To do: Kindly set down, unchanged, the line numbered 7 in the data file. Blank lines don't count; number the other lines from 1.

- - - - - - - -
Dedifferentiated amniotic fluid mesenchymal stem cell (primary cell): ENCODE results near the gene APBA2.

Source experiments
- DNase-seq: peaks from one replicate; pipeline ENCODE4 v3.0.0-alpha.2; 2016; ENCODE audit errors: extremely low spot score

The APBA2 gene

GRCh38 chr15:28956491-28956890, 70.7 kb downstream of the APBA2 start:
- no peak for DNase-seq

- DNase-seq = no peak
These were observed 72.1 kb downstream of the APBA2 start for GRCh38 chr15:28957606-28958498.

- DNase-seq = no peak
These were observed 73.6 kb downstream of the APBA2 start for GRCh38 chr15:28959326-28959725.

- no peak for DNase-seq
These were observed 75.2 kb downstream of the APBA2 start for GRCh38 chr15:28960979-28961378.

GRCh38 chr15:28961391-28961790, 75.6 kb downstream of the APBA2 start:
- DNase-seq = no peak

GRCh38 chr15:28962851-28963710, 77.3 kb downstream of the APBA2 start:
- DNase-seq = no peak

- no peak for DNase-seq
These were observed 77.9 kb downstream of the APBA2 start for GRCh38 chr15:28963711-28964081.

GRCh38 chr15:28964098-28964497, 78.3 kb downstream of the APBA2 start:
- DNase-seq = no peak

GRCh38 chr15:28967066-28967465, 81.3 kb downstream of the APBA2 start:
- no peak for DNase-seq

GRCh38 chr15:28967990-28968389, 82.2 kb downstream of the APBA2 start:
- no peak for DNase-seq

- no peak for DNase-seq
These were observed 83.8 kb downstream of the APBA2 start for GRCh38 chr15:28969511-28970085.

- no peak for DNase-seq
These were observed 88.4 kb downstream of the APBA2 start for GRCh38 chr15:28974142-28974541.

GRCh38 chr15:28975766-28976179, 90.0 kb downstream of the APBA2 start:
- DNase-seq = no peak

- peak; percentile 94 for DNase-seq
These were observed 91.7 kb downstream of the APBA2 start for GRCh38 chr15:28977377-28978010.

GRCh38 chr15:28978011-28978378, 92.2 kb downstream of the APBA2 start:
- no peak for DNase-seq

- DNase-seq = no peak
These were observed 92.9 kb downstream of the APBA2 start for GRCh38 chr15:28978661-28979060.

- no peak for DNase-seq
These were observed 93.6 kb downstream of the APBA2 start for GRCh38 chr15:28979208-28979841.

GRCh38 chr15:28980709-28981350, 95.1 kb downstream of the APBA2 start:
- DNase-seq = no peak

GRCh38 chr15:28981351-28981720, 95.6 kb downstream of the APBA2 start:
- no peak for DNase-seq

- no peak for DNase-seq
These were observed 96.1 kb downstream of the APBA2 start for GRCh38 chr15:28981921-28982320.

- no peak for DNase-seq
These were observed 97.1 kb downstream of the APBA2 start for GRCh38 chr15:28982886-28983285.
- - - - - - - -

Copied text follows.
- DNase-seq = no peak